Alyssa from Nigeria – Part Three
After receiving the call at the end of May 2015 from Flüchtlinge Wilkommen (refugees welcome) asking whether we were still in the market for refugee-hosting, I needed a day to think about it. It felt best to be completely sure that my husband and I both agreed our somewhat spontaneous decision made a few months earlier, was still valid. For a fleeting moment, I did consider not actually telling him, so that he would come home from work one day and get a bit of a surprise. But I kept my weird sense of humour in check just this once – most definitely the more advisable option!
Just two days after the call I met Alyssa for the first time. She came to view our flat with a lovely social worker from SOLWODI, a charity supporting trafficked women and we spent an hour or so together. Alyssa seemed very quiet and shy whilst I babbled on nervously. All the time I was trying to think of what sort of questions I should be asking, or appropriate house rules to introduce. Instead, I randomly showed them the newly built-in wardrobe we’d just had fitted. Alyssa’s enthusiasm for the wardrobe was unremarkable, however she didn’t seem to be put off and it was quickly agreed that she would move in the next day.
Carrying all her belongings in a large plastic shopping bag I showed her to her room – she seemed very happy to see the small bunch of flowers I had put there. She then slept whilst I tried to carry on as normal with my tasks in the living room, but it is quite distracting knowing there is someone quite unknown in the guest room! After a few hours she woke up and I offered a trip to the supermarket to buy essentials like a toothbrush, as she possessed no toiletries at all. We then walked up to the top of the Kreuzberg and took our first selfie together. I tried to hold from back asking too many questions but I am a very nosy person so I soon discovered a bit about our guest. Before long she was no longer the shy awkward person I had first met and I stopped being nervous. Among other things, she told me she left school at 11 because there was no money to pay for secondary education and that she had never worked. Even with an education she believes it is a corrupt system and impossible to find work unless you are the right side of the system. I believe she wanted something better for herself and this meant specifically to experience life in Europe which means, according to the recent note from UNHCR, Alyssa is possibly officially a migrant, not a refugee. But this reminded me of my own status, I am a migrant too. Albeit often known as an “expat” due to my privileged background. But how can we have the same status on paper when everything else is so completely different? And why did she have to nearly kill herself several times to visit Europe and I can just hop on a plane to visit Africa? And I could even kill a lion whilst I am at it. Maybe in the interests of fairness I should abstain from visiting places where citizens have less rights than me to travel to other countries, otherwise it is totally unfair. However in the case of British passport holders we can travel visa free to pretty much ANYWHERE IN THE WORLD – this blog outlines passport power of most countries and is another example of privilege that I didn’t even realise I had.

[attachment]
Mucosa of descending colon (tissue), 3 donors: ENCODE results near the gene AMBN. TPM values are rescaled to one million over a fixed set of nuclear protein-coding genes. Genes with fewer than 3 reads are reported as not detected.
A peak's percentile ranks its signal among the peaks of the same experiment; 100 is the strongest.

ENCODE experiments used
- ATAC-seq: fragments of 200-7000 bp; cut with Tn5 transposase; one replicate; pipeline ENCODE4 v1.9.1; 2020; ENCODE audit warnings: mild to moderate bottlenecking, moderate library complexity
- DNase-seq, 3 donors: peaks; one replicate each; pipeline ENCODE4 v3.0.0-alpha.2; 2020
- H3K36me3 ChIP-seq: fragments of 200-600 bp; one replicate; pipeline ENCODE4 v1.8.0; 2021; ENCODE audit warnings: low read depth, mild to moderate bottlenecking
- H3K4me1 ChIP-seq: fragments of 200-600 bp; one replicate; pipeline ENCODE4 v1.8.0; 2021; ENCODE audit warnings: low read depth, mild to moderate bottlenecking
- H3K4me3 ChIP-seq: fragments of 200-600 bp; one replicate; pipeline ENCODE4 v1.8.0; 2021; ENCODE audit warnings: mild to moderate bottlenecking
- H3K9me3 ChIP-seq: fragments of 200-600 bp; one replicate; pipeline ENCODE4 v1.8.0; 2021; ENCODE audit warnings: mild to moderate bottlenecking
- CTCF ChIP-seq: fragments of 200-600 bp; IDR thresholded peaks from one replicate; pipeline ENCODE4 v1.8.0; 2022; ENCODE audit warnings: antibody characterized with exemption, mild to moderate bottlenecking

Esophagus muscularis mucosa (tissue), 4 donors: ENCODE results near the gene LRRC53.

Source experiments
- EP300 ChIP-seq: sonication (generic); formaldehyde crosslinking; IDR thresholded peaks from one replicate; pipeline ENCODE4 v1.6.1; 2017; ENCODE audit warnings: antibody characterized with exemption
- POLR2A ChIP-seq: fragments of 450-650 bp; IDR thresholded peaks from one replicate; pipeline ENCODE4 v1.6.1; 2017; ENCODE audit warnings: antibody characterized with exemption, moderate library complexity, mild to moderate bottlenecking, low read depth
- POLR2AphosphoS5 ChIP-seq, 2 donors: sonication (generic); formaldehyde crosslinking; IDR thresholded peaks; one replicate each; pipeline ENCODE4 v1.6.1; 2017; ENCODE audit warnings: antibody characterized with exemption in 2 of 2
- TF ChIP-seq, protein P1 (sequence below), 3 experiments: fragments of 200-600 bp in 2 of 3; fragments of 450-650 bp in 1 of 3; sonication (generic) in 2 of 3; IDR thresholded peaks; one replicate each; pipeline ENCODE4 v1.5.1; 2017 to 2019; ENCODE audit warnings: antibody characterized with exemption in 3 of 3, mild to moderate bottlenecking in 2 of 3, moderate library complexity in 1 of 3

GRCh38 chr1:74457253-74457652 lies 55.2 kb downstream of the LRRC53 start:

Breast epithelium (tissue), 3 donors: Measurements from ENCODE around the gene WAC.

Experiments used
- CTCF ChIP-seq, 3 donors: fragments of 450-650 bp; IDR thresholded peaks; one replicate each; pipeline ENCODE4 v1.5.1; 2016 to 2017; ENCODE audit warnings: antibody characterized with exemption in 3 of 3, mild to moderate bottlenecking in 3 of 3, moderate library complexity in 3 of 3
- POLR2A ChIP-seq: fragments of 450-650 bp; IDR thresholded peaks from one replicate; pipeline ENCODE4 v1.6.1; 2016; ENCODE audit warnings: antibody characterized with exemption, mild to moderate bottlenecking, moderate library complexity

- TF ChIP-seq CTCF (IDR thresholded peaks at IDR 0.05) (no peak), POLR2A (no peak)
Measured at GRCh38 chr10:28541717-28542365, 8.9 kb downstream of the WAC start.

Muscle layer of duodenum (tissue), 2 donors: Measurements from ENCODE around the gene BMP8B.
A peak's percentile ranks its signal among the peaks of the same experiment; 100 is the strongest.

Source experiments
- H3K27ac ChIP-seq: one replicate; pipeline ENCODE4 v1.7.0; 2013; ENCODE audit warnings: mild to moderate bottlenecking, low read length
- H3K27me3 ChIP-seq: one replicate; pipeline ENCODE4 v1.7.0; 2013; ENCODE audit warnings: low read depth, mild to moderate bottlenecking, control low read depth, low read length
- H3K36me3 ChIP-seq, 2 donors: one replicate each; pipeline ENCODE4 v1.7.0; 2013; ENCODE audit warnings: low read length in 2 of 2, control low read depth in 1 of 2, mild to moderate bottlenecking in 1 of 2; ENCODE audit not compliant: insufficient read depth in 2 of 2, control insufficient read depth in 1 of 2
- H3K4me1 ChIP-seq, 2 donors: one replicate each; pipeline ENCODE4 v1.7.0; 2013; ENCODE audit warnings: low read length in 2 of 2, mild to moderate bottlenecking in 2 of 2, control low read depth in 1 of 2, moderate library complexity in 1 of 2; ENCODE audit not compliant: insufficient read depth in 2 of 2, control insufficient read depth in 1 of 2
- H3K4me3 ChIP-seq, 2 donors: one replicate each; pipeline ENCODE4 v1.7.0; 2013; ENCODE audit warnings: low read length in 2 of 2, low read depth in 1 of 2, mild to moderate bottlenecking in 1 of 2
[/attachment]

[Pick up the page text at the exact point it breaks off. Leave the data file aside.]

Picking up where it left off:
But we don’t need to travel to exotic places anymore – which is great news for our carbon footprint – as we can experience the world in our own living room and we fully intend to! Everyday I learned something new and there will be more to follow about some of the many very cool things we experienced as hosts. Thanks to Alyssa’s positive attitude and great insight into people, we were able to talk openly and in fact we quickly became friends. I actually really miss her. But as I say, more about that in Part Four (coming soon!).